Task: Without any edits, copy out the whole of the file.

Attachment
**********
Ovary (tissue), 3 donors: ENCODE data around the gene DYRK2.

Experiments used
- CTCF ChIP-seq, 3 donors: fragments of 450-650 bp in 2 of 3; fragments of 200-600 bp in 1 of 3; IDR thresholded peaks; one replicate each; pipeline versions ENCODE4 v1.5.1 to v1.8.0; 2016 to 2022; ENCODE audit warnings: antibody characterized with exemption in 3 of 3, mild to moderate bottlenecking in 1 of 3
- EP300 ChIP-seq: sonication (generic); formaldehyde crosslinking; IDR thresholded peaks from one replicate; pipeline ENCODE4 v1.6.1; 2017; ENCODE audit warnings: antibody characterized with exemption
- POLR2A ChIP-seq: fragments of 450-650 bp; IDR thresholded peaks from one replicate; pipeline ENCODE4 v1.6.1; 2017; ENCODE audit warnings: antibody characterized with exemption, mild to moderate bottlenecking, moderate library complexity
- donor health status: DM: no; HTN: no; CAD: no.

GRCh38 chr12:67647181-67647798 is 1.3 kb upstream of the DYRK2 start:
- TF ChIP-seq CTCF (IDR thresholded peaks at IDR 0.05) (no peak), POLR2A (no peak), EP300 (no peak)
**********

Ovary (tissue), 3 donors: ENCODE data around the gene DYRK2.

Experiments used
- CTCF ChIP-seq, 3 donors: fragments of 450-650 bp in 2 of 3; fragments of 200-600 bp in 1 of 3; IDR thresholded peaks; one replicate each; pipeline versions ENCODE4 v1.5.1 to v1.8.0; 2016 to 2022; ENCODE audit warnings: antibody characterized with exemption in 3 of 3, mild to moderate bottlenecking in 1 of 3
- EP300 ChIP-seq: sonication (generic); formaldehyde crosslinking; IDR thresholded peaks from one replicate; pipeline ENCODE4 v1.6.1; 2017; ENCODE audit warnings: antibody characterized with exemption
- POLR2A ChIP-seq: fragments of 450-650 bp; IDR thresholded peaks from one replicate; pipeline ENCODE4 v1.6.1; 2017; ENCODE audit warnings: antibody characterized with exemption, mild to moderate bottlenecking, moderate library complexity
- donor health status: DM: no; HTN: no; CAD: no.

GRCh38 chr12:67647181-67647798 is 1.3 kb upstream of the DYRK2 start:
- TF ChIP-seq CTCF (IDR thresholded peaks at IDR 0.05) (no peak), POLR2A (no peak), EP300 (no peak)